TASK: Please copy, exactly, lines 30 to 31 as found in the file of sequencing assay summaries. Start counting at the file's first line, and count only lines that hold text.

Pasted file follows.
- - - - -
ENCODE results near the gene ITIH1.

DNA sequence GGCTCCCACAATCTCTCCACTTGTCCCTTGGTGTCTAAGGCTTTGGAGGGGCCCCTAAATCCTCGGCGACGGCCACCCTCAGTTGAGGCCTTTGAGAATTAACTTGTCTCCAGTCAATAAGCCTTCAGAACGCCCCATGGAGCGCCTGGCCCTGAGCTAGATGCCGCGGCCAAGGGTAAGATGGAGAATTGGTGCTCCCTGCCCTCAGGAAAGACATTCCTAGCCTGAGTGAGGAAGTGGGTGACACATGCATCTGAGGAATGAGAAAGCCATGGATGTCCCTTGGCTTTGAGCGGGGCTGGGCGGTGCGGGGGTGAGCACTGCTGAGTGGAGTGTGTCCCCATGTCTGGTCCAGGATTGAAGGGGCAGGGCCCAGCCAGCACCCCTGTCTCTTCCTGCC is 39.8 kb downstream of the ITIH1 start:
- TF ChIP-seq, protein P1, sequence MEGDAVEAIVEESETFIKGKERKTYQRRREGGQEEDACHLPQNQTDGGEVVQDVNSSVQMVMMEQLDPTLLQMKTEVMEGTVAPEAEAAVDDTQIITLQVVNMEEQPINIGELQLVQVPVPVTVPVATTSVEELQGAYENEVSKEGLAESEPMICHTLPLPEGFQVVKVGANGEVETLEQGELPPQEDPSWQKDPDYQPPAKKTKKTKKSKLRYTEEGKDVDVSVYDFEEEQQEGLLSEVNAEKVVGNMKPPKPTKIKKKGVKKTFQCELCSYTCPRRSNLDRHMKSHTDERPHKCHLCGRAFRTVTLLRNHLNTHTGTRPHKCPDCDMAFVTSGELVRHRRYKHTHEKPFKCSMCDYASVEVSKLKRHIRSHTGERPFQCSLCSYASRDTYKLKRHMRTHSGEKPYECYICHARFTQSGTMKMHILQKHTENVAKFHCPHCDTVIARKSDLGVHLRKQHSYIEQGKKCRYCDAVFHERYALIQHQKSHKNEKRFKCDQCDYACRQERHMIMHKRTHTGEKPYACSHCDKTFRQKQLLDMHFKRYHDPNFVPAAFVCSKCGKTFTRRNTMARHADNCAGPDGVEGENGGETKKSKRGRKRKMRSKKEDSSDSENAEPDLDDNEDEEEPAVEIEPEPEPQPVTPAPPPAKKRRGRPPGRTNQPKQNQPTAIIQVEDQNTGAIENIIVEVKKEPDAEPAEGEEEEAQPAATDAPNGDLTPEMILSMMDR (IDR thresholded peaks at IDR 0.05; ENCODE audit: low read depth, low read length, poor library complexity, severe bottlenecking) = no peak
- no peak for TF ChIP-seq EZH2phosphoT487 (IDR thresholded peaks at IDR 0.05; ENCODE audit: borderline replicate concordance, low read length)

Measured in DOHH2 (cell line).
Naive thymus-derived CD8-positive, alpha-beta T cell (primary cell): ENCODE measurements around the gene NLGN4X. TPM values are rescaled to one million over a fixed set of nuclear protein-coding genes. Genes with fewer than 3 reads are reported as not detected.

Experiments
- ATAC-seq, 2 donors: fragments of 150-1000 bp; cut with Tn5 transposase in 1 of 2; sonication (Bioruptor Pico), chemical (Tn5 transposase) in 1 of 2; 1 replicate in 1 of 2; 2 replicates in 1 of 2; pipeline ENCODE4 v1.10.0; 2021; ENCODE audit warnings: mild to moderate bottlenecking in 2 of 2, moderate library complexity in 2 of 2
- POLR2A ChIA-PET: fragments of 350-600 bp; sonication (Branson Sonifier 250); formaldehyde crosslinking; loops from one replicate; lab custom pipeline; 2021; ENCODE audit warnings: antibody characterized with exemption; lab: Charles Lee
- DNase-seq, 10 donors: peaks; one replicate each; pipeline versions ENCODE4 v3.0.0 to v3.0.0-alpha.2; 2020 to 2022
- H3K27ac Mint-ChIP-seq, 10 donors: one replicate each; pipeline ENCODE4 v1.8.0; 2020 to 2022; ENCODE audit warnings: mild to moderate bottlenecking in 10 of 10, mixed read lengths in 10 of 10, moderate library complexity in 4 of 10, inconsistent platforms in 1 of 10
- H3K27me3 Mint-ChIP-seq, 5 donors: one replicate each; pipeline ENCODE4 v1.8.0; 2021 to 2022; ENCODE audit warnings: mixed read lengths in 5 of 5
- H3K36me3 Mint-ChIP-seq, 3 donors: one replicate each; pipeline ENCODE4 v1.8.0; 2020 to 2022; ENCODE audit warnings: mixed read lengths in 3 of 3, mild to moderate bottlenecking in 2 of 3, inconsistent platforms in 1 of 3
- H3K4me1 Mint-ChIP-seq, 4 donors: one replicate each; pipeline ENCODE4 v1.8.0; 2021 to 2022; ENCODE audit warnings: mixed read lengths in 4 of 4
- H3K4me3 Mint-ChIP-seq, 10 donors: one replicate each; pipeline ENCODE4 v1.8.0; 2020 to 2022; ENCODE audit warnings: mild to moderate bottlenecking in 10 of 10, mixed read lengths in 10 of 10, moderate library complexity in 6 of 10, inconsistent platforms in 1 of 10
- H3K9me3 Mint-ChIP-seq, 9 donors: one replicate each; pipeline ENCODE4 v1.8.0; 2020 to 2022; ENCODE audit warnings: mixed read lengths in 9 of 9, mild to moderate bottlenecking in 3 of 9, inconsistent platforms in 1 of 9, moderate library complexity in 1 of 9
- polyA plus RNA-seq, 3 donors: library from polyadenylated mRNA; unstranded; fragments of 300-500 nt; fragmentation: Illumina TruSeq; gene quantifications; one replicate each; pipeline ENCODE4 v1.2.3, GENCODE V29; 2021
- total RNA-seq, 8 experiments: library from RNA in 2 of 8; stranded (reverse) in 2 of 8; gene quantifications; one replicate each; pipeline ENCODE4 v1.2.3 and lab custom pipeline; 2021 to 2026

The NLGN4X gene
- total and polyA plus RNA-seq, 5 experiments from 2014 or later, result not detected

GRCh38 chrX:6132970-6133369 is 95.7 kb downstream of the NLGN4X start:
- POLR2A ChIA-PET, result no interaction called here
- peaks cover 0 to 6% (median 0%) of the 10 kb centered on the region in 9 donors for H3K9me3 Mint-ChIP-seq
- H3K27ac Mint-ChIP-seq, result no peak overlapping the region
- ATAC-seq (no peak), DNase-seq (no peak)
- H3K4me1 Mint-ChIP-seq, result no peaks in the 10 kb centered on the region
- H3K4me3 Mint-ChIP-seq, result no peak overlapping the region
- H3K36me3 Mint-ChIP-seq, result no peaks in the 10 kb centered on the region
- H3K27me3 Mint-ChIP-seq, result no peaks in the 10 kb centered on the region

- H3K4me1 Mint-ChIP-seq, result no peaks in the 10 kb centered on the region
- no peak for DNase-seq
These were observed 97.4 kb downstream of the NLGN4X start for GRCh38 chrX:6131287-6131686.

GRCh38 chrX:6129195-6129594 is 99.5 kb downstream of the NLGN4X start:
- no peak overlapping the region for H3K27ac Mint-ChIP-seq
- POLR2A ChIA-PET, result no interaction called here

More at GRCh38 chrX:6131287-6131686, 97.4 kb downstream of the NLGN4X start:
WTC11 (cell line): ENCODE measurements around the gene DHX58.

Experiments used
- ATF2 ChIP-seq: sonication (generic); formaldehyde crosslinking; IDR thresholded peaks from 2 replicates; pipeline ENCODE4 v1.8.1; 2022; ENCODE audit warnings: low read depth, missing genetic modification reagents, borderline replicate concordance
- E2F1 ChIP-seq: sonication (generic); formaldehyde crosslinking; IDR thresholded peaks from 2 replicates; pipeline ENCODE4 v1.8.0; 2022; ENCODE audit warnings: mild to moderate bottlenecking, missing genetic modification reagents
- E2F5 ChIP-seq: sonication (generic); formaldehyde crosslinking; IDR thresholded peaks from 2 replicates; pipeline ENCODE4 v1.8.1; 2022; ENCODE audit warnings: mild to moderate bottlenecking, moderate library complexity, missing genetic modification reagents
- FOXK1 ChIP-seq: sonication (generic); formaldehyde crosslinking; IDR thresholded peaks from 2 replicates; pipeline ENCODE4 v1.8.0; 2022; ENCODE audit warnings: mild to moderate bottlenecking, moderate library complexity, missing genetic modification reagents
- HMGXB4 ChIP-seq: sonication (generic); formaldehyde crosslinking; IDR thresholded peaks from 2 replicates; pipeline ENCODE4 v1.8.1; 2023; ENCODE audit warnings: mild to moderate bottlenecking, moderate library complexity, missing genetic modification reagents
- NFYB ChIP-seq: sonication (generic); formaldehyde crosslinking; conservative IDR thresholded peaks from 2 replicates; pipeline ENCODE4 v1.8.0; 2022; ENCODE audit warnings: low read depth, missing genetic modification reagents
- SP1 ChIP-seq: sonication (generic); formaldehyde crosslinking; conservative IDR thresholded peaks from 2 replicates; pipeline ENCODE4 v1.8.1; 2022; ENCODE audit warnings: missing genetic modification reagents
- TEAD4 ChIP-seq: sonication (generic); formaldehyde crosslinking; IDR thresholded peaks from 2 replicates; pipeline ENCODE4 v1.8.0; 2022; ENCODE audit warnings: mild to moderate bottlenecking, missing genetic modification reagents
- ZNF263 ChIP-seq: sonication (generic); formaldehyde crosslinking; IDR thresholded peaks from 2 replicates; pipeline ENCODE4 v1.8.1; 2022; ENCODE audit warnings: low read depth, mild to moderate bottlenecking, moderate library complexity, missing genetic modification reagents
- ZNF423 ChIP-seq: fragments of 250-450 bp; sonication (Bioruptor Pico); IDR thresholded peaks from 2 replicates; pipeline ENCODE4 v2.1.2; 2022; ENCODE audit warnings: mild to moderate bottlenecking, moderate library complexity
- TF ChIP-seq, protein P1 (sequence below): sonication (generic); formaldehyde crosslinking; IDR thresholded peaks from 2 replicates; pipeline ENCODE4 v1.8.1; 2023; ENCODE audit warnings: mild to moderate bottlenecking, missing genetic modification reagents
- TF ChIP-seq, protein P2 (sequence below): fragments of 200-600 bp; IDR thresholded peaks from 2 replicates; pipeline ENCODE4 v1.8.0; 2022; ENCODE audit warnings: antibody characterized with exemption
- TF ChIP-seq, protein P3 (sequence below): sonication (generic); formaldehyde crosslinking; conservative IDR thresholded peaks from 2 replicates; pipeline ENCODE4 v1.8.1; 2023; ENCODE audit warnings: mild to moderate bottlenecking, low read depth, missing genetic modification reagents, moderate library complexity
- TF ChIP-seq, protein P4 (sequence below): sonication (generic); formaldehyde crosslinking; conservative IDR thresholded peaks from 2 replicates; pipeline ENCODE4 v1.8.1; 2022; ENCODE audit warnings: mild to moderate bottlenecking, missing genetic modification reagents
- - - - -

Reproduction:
- H3K4me1 Mint-ChIP-seq, result no peaks in the 10 kb centered on the region
- no peak for DNase-seq